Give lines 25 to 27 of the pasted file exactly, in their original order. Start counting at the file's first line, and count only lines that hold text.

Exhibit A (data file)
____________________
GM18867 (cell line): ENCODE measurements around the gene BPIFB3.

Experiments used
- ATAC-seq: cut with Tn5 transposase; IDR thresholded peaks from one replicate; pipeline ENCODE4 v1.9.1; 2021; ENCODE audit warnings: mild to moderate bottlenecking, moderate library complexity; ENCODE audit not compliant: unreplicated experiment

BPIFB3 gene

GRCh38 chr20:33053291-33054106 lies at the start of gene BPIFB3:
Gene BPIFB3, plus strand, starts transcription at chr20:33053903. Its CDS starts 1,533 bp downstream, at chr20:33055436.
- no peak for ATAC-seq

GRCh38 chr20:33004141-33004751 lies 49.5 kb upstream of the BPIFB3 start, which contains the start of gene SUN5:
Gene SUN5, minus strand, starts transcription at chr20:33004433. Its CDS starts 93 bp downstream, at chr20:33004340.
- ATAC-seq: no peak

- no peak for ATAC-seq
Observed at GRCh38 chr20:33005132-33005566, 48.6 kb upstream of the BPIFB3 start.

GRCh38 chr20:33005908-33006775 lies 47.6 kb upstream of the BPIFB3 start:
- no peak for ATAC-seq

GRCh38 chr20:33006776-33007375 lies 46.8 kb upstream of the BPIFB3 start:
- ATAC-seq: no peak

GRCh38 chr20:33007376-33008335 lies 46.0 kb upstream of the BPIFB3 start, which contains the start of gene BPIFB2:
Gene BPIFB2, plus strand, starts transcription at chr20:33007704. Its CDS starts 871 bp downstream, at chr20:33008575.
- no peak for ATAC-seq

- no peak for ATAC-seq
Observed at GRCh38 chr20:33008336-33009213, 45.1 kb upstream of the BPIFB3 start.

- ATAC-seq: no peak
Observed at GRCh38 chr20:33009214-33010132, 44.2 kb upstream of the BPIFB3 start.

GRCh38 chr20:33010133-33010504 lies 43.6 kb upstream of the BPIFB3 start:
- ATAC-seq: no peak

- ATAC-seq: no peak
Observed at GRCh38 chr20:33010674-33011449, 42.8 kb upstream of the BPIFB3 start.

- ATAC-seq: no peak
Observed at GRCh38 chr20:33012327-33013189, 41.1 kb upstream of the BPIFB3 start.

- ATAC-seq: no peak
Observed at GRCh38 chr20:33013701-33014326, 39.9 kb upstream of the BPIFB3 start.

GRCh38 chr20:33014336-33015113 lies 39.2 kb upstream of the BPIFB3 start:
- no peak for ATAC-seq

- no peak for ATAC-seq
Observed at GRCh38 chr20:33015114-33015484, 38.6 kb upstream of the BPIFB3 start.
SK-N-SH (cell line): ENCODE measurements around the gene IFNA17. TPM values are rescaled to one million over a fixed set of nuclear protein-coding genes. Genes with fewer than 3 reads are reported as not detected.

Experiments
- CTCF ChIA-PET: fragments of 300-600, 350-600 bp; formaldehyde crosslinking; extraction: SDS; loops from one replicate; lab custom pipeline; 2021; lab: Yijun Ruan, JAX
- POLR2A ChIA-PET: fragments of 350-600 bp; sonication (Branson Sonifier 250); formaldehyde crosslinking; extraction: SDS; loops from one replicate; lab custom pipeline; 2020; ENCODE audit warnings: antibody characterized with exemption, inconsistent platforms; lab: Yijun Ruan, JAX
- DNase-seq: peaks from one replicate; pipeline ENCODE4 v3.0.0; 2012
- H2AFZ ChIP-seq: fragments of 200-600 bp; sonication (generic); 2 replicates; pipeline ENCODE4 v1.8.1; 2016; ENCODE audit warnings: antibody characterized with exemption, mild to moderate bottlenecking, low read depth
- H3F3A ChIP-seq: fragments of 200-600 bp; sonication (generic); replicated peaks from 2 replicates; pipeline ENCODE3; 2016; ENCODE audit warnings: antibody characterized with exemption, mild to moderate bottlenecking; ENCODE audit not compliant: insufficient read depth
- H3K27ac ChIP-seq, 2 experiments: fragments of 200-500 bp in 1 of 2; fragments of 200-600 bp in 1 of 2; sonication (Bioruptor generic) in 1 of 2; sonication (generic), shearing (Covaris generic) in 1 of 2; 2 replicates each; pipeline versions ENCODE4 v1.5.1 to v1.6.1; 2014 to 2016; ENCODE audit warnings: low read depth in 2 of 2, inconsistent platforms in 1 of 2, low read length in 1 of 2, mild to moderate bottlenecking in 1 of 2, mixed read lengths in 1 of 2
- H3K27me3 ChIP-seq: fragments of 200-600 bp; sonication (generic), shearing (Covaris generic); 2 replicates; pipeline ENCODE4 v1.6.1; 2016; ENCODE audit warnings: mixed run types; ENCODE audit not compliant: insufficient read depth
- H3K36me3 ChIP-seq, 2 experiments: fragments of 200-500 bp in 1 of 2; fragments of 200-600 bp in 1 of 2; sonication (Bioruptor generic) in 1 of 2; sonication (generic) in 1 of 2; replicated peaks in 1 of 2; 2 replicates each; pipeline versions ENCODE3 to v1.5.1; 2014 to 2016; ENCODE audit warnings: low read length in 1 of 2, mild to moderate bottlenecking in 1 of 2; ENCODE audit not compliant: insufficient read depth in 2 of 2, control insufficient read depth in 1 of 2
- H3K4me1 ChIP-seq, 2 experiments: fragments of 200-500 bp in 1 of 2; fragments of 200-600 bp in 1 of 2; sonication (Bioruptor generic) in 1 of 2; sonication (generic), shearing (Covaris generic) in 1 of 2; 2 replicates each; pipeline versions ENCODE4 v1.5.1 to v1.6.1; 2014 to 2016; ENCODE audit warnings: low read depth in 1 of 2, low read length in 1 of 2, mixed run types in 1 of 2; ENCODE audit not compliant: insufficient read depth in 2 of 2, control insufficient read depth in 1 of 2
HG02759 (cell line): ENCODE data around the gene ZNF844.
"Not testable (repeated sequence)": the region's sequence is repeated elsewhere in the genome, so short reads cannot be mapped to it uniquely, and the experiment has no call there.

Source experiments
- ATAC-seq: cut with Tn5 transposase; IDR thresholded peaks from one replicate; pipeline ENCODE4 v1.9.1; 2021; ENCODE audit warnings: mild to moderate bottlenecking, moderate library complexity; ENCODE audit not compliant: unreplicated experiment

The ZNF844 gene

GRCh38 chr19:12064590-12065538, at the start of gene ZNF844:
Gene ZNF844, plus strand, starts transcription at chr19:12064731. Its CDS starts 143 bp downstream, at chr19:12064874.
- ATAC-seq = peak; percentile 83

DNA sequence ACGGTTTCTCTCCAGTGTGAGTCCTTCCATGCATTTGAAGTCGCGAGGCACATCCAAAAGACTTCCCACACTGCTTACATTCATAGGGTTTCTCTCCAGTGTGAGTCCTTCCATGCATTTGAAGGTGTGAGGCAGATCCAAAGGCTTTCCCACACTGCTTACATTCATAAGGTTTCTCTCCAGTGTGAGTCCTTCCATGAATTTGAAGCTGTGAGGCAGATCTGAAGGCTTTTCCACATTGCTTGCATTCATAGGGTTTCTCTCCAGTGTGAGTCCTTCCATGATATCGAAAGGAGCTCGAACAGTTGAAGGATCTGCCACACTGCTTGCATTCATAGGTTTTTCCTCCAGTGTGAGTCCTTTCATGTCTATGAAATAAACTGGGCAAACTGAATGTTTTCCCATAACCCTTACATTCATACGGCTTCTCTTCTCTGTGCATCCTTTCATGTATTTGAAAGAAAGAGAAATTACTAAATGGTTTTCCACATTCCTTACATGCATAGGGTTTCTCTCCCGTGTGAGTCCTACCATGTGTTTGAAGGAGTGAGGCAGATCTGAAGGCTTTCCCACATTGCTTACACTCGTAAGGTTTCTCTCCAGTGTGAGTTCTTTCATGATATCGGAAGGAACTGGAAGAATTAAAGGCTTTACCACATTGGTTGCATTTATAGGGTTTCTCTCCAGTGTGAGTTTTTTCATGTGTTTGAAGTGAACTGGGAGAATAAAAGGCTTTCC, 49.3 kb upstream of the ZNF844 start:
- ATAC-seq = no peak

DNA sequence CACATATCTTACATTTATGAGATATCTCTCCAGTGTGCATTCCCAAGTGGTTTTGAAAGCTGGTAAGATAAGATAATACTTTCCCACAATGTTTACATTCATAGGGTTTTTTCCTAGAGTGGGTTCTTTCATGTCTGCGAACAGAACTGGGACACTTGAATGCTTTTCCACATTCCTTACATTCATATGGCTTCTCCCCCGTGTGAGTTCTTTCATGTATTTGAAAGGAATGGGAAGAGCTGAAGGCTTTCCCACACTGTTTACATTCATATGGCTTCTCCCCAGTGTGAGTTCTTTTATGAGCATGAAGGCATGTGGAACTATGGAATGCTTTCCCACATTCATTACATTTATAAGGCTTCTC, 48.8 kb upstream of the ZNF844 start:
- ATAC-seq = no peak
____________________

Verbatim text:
- ATAC-seq: no peak

- ATAC-seq: no peak
Observed at GRCh38 chr20:33010674-33011449, 42.8 kb upstream of the BPIFB3 start.